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Apr 15, 2007 08:41 AM

Quintessential Seattle dining experience?

Hi, I'm a native NYer visiting Seattle for the first time this August. Will eat/try anything but want to taste quintessential Seattle (4 days & nights), I'm writing this post months in advance in case I need to get reservations.

I specifically would like to try sushi/Japanese and is the Dahlia Lounge as good as I've heard?


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  1. Here is the link to the Ultimate Seattle Restaurant poll that was conducted in December.
    Some highlights on this list that you may not be able to get in NY are Harvest Vine, which produces some tapas that equal some of the top places in spain but it combines many northwest ingredients with the spanish techniques. Seattle has better Vietnamese than NY and I.M.O the best places are Green Leaf and Tamarind Tree. Although I have never been Union is supposed to be an amazing Northwest Culinary experience. Lark, another northwest style small plates eatery, produced one of my most memorable culinary experiences in recent memory. As for Japanese, Nishino's is my favorite you will find some very memorable dishes there.

    1. you may very well get lucky in finding all the stars in alignment the night you visit dahlia and find a beautiful room, attentive service and intriguing food - but the latter two are a crapshoot - better you should guarantee a fine time by going to union (1st/union) where the decor is a bit more restrained but the food and service are always superb. i also suggest that a meal at ray's boathouse (shilsole bay) fits your request for "quintessential seattle" in terms of both cuisine and view

      2 Replies
      1. re: howard 1st

        How is Ray's since their old chef left for New York? I went before he left and had a pretty good meal. But I am wondering how the kitchen is running now.

        1. re: dagrassroots

          the new fellow has kept several of the best dishes from the old menu and is slowly introducing his own style - there are more "daily specials" than there used to be (indicating greater effort being made) and the transition appears seamless.

      2. Taking your question literally -- quintessential Seattle places that could never exist in NY:

        - The Herbfarm (requires much time, money, and wheels)
        - Matt's in the Market (requires little time, money, or wheels)
        - Sky City atop the Space Needle (mostly for the view, though the overpriced food is OK)
        - FareStart (excellent meals prepared by homeless men and women who are being trained for cooking careers - especially great on Thursday eves)

        Excellent food showcasing NW ingredients:

        - Lark
        - Mistral
        - Union
        - Dahlia Lounge
        - Ponti Seafood Grill
        - Ray's Boathouse
        - Flying Fish

        Excellent places that you won't find the likes of in NY, though they aren't really tied to the Seattle environment:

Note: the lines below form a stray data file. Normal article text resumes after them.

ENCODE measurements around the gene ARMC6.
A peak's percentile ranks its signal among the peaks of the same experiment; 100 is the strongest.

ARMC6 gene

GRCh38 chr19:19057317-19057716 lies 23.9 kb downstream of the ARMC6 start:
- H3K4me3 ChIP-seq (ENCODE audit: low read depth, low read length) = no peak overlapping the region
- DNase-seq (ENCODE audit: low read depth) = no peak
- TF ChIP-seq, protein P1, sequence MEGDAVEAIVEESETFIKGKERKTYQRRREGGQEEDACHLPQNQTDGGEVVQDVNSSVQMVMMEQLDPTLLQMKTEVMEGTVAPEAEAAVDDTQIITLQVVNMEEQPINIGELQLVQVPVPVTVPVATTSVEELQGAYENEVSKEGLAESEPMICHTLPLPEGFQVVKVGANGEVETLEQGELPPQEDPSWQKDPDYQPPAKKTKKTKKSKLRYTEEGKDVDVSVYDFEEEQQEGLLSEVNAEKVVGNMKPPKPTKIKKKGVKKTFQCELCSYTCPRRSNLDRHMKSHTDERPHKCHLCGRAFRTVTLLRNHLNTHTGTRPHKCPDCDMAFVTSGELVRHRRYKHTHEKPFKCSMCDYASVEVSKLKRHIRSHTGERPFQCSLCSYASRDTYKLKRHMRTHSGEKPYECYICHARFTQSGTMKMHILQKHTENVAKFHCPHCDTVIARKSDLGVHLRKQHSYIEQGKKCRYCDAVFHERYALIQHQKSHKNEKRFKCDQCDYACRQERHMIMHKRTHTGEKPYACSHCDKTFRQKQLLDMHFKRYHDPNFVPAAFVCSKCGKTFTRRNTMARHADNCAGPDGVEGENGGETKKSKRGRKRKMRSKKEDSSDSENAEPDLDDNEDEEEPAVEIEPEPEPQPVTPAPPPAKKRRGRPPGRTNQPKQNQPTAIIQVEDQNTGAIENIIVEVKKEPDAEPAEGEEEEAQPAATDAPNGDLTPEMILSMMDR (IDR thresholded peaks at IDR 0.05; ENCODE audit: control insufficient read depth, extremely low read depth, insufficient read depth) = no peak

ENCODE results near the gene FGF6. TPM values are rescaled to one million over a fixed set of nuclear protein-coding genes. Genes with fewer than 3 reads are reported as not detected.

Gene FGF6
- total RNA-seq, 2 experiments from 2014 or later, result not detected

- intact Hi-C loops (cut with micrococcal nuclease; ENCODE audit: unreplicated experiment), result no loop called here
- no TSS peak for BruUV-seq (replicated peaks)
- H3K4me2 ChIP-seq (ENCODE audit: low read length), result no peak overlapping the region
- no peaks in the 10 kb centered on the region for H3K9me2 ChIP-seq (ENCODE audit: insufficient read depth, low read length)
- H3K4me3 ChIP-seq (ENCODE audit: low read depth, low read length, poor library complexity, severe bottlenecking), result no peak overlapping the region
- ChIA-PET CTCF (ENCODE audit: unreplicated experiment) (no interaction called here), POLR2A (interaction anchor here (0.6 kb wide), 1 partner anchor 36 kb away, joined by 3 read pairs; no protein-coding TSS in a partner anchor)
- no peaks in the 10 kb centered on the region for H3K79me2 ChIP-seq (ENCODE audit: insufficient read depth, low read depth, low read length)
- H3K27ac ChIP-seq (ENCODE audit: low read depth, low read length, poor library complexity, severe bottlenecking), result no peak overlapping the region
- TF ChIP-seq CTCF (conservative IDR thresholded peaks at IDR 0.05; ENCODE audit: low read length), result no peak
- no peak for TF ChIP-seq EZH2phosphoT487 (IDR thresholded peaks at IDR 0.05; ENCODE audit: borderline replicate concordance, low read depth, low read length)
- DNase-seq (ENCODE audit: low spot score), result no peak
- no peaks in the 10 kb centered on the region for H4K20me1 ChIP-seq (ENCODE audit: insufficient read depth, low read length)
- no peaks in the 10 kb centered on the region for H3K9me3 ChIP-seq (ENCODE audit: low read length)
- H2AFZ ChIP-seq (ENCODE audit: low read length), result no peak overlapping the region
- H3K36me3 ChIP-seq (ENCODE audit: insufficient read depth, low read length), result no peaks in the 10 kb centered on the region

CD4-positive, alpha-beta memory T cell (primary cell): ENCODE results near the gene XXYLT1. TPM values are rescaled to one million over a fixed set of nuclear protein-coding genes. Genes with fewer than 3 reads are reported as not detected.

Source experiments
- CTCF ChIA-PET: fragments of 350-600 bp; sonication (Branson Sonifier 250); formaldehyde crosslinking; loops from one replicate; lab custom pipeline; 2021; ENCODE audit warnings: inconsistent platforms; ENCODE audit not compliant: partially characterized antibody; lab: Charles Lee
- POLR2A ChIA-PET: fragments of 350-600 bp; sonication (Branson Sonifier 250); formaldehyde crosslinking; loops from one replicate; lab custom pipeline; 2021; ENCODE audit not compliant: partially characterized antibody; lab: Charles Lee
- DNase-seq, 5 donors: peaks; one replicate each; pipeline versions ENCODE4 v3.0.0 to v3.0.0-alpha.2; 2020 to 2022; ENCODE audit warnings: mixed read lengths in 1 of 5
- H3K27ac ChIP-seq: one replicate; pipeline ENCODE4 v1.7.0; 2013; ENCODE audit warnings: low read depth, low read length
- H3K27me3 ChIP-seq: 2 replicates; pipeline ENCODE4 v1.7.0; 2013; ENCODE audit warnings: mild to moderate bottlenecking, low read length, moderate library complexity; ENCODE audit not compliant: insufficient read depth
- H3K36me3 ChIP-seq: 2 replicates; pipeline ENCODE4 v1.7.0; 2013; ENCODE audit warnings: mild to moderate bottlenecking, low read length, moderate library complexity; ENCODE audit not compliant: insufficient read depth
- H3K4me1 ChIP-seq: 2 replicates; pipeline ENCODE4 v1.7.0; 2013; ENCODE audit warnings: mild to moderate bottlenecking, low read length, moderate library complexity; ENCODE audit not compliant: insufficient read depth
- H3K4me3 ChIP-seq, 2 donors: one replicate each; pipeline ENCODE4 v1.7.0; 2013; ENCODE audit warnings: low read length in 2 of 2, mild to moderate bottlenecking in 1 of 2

- Salumi
        - Harvest Vine

        Great food, very Seattle, yet you can find similar (better?) in NY:

        - Shiro's & Nishino (sushi)
        - Tamarind Tree & Green Leaf (Vietnamese)

        You can find much info on all of these by searching this board and the web, or ask specific questions here.

        14 Replies
        1. re: BruceB

          NYC has great Sushi but for Vietnamese cuisine (and especially Pho), Seattle is reliably better.

          Pho Bac (I like Pho Bac III on 7th Ave S better than the first location on Rainier and Jackson) is a must, in my opinion - Tamarind Tree a close second.

          1. re: BruceB

            Thanks everyone, you've given me so many options. My ultimate goal is to try "excellent food showcasing NW ingredients" as BruceB wrote and to drink tons of coffee.

            Lark, Union, Ray's, Harvest Vine, Nishino & Tamarind Tree seem to be the fan faves so that's 6 meals down.

            I would love to try Salumi as I've seen it featured in many Seattle travel shows but I heard the lines can be impossibly long...what is the best time to go & what to order??
            and are there any great spots for Sunday brunch? I saw Giada on the foodnetwork head to Bainbridge Island for Sunday brunch.

            1. re: moymoy

              The line is regularly out the door at Salumi but I've never waited more than about 30 minutes (and that long only a few times). It's only open for lunch, Tuesday-Friday. (Forget about their Friday dinners, unless you're the mayor, governor, or a friend of the family.)

              It used to be that one could go at 11:30 or 2 to avoid the lunch rush, until everyone started doing that. Now, perversely, you might as well go at 12:30 or 1. (I don't recommend going late because they do run out of things.)

              If one of them is on as a special, get the pork cheek or oxtail sandwich. Failing that, I recommend the porchetta sandwich - and in any case a plate of salumi. You won't be able to finish it all alone, so share. The atmosphere at the communal table is convivial.

              1. re: terrier

                wow, oxtail sandwich? how is that even possible, I've never had oxtail that hasn't been braised with bone on. thanks, terrier!

                1. re: terrier

                  This may be too much effort, but a person can go early (open at 1100) and look at the specials, then ask the staff to save you specials for your return at, say, 2:30, when you can enjoy the slow-food experience...

                2. re: moymoy


                  I would check out this review of Ray's (halfway down) before committing to it-it reflects what I've heard about the place recently. Though it still might be worth it for the view.

                  1. re: moymoy